Around the world, newspapers and magazines, cable and satellite television programs, radio broadcasts, documentary film, and more recently Internet sites produced by, for, and about women have been crucial to the process of resisting dominant conceptions of women, celebrating oppositional visions of womanhood, and adopting lives as “new women.” Until the 1960s, such journalism outlets rarely used the term “feminist.” Nonetheless, “feminist media” usefully describes media that consistently advocate expansive political, social, and cultural roles for women and expose gender oppression (interstructured with oppression by sexual orientation, class, “race,” ethnicity, and religion). By definition, these largely women-run media enable them to redefine news, exchange information unavailable in mainstream media, and nurture a feminist community. Participants experiment with alternative working styles, organizational systems, and ethical standards, and develop their media skills.
First And Second Waves
Historically, feminist journalism was an outgrowth of efforts on behalf of other causes, such as the abolition of slavery and moral edification, as well as ones important specifically to women, such as health and dress reform, and especially suffrage or voting rights. Already in the mid-eighteenth century, especially in the US and UK, feminists published papers advocating equal rights for women, universal suffrage, abolition, liberalizing of divorce laws, birth control, and free education. Other feminist journals advocated quite different causes, including free love, anarchy, and socialism.
Notably, not merely mainstream media but also radical countercultural movements of the 1960s, and their periodicals, marginalized – if they did not altogether ignore – feminist issues and the so-called second wave of feminism. The 1970s, therefore, gave rise to literally hundreds of feminist periodicals. Some lasted only for a year or less, given the economic, physical, and time burdens of production. There were feminist magazines specifically for different races, ethnicities, religions, professions, ages, as well as for “goddess-minded wimmin,” Marxists, prostitutes, and celibates.
In the 1970s, a few leading women’s liberation magazines genuinely aimed at a general readership. Spare Rib, in the UK, originally limited the ads to nonsexist messages for crafts, but then was relaunched for the same reasons with a glossy cover and new style. In the US, Ms. quickly generated 26,000 subscriptions after its 1972 launch but also faced financial instability. For a time it solved advertiser resistance by rejecting all advertising. Since 2002, the Feminist Majority Foundation has owned Ms. as well as operating a quarterly newsletter and Daily Feminist News, a news website. Canada’s Herizons, which dates back to 1979, claims to be “a unique hybrid” of nonprofit business (with revenue from subscriptions, donations, advertising, and sales of music and clothing), feminist publishing and advocacy journalism, but attempts at this combination are common.
Second wave publications innovated along several dimensions. They sought grants from private foundations and government agencies to send issues free to prisons and mental hospitals, and to train women in publishing. Evolving distinctively feminist ways of working often was equally important, although developing collective, noncompetitive modes proved difficult. The Washington DC collective that has published off our backs (oob) since 1970 continues to make decisions by consensus. Exemplifying feminist journalism’s explicitness regarding activism and advocacy, and disdain for conventional journalistic principles, oob says: “We intend to be just; but we do not intend to be impartial”.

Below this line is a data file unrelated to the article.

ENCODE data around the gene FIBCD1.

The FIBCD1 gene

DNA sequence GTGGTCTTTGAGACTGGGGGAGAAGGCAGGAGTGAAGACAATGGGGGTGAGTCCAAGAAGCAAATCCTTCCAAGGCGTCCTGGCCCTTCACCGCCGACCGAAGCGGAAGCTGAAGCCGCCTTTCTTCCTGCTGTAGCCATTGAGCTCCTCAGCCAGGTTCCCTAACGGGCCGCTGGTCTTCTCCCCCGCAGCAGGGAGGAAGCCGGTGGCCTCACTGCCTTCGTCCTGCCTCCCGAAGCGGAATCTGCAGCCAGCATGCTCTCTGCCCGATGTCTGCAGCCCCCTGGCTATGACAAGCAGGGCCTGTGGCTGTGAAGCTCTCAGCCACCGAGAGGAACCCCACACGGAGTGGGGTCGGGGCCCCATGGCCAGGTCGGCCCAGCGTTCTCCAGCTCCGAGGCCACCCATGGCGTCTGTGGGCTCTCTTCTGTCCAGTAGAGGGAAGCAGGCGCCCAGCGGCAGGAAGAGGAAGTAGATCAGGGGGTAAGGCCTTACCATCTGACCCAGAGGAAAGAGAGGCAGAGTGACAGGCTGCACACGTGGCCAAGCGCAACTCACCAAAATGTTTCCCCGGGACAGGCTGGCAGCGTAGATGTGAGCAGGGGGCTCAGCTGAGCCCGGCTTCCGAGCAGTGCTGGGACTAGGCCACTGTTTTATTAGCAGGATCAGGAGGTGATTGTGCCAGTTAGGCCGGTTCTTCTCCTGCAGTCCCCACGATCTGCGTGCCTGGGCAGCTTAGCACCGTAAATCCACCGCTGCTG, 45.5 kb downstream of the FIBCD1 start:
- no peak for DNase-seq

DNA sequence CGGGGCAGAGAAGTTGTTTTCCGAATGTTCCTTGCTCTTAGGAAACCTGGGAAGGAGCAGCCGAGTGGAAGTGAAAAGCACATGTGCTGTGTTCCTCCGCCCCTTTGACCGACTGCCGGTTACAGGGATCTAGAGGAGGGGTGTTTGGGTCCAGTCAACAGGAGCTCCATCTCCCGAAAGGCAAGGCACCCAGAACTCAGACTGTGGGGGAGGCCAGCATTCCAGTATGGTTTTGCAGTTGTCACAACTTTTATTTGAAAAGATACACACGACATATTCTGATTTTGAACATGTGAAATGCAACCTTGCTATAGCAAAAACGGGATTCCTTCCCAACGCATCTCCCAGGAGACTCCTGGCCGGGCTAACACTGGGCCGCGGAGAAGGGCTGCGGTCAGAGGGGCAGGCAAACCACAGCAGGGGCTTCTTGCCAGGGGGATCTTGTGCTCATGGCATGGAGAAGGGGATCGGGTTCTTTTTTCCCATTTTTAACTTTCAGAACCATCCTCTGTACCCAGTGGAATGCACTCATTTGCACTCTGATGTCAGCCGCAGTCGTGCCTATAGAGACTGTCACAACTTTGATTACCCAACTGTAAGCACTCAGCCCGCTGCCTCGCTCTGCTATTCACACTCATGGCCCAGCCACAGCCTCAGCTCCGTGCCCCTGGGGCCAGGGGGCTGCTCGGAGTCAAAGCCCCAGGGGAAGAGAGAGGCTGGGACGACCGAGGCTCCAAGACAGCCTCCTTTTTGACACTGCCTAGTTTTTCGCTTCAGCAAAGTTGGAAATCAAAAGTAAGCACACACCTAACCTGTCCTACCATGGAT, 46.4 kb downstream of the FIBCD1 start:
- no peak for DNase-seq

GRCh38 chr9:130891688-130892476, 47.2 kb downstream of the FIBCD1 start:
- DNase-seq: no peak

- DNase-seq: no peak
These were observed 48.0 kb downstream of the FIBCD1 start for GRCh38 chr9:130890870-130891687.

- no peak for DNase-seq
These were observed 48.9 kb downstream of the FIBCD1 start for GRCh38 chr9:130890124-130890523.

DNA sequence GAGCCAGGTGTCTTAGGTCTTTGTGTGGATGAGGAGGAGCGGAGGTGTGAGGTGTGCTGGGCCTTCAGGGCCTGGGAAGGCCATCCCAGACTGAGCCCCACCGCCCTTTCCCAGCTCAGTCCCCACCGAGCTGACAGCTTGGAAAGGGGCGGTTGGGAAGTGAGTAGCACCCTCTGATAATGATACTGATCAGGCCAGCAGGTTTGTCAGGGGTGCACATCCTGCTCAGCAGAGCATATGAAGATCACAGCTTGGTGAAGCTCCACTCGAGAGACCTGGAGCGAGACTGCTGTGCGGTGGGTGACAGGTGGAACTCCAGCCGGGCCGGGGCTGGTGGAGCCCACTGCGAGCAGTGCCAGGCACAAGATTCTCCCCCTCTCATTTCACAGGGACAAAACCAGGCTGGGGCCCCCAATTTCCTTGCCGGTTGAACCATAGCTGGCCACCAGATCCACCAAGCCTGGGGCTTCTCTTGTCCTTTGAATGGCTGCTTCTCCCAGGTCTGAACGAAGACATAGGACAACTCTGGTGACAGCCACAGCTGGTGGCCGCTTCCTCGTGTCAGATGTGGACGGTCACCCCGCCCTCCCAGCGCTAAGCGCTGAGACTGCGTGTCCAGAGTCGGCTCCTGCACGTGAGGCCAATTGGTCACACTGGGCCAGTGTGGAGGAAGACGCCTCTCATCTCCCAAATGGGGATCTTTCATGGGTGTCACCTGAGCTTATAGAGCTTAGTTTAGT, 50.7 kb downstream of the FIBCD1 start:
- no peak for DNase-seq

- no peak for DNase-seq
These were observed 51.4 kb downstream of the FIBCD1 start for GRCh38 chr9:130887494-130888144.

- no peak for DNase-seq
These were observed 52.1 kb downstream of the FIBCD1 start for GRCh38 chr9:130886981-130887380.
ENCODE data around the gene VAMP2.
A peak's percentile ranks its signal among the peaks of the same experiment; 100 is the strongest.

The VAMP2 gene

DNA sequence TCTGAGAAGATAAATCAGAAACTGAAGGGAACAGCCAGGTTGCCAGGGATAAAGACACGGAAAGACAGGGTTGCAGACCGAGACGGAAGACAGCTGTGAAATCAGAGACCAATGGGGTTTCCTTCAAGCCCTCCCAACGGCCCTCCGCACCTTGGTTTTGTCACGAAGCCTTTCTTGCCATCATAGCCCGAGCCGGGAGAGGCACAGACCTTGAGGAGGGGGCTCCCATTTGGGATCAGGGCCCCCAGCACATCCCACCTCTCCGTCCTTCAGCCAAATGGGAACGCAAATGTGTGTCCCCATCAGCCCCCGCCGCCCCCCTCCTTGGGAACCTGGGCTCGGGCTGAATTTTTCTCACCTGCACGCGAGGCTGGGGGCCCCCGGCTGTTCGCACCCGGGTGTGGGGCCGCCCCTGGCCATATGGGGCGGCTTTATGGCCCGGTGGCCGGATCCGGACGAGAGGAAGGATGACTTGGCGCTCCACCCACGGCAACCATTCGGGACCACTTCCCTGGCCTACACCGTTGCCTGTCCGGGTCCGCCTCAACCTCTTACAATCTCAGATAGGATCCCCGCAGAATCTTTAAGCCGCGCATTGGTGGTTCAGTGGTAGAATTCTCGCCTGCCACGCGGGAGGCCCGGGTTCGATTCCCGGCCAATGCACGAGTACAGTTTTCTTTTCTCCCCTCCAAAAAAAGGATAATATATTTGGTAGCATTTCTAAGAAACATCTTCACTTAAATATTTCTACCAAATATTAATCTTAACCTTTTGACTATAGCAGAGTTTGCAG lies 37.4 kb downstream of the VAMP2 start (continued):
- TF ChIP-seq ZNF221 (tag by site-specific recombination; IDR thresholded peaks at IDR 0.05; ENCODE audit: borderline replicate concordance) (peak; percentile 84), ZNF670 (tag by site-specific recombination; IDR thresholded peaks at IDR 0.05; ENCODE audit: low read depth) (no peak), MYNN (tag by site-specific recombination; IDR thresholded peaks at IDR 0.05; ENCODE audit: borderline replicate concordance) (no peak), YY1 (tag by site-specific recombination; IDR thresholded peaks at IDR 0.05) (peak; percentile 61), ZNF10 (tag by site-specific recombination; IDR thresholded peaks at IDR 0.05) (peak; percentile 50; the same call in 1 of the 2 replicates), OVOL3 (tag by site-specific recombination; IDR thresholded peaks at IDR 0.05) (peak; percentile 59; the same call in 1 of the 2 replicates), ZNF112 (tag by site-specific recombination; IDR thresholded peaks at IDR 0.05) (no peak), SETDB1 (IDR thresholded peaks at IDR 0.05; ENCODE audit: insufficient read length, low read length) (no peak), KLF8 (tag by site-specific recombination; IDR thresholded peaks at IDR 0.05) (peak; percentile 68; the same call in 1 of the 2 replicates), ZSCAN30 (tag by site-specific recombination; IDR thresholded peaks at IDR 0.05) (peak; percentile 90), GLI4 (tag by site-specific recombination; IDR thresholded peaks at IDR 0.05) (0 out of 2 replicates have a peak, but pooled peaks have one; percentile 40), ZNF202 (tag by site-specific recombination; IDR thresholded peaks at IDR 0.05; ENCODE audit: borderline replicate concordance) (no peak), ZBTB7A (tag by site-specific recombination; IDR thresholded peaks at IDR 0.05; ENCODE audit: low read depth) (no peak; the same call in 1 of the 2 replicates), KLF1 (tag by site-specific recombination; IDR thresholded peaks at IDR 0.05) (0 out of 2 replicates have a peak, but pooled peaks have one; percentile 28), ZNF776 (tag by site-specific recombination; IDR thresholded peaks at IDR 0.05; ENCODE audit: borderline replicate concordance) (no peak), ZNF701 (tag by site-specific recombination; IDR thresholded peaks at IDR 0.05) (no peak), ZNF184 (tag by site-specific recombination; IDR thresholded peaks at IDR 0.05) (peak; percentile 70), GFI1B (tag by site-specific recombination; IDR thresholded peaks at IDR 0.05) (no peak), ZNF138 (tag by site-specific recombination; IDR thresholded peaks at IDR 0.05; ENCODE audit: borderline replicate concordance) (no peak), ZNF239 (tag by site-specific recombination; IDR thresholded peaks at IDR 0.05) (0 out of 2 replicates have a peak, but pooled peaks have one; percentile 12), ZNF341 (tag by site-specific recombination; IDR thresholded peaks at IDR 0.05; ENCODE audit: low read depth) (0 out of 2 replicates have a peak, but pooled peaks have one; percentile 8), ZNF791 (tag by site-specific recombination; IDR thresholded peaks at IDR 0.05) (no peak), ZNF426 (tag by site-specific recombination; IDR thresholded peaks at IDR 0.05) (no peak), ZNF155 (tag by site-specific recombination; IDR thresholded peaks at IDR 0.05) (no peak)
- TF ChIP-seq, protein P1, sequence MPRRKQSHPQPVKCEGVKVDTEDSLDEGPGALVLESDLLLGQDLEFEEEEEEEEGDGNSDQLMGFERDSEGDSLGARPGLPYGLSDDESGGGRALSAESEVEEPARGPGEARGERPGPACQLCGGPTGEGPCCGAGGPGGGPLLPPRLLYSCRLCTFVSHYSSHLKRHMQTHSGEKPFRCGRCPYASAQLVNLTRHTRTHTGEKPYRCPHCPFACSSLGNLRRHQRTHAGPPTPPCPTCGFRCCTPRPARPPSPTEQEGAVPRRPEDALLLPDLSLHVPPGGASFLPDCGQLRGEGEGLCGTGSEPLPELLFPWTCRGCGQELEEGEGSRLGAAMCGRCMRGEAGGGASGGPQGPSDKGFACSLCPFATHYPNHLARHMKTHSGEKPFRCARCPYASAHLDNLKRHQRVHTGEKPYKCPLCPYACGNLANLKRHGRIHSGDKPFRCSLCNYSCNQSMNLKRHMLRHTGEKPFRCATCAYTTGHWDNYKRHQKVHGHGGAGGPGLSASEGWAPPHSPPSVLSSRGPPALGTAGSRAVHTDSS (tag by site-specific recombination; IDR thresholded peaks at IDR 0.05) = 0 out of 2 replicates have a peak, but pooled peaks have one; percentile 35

Most feminists disdained professionalism, which smacked of hierarchy and elitism, and even bylines. In particular, second wave feminists experimented with alternative formats and innovative organization, often nonhierarchical collectivities or rotating jobs. To avoid editing, several published everything submitted. Some limited the kind of advertising they would carry or declined all advertising. As a matter of political education, some feminist papers charged men more for than women. Likewise, some lesbian periodicals charged extra for brown papper wrapping. Some rejected information from straight people and/or gay men, or declared, “TO BE SOLD TO AND SHARED BY LESBIANS ONLY”. Others referred to “wimmin” to avoid the word “men.” Still, the major problem, as well as the final straw, is nearly always that costs exceed revenues. Furthermore, most feminist periodicals can only be found at independent or feminist bookstores, a dying breed.
Nonprint And Third Wave Journalism
The US-based Pacifica network is known for its leftist and pacifist perspective; but Pacifica, founded in 1946 by an outspoken pacifist as the first listener-supported radio network, also carries some feminist radio. The women’s international news gathering service (WINGS), also based in the US, produces global-minded news programs about women for noncommercial radio stations and the Internet. Feminist television is even more infrequent, since television production is more difficult, complex, and expensive than radio. Even with relatively low production values, public access shows – such as New Directions for Women, produced since 1994 by a New Jersey collective for public access channels – require the coordination of many trained people, who end up concentrating on processes (not content).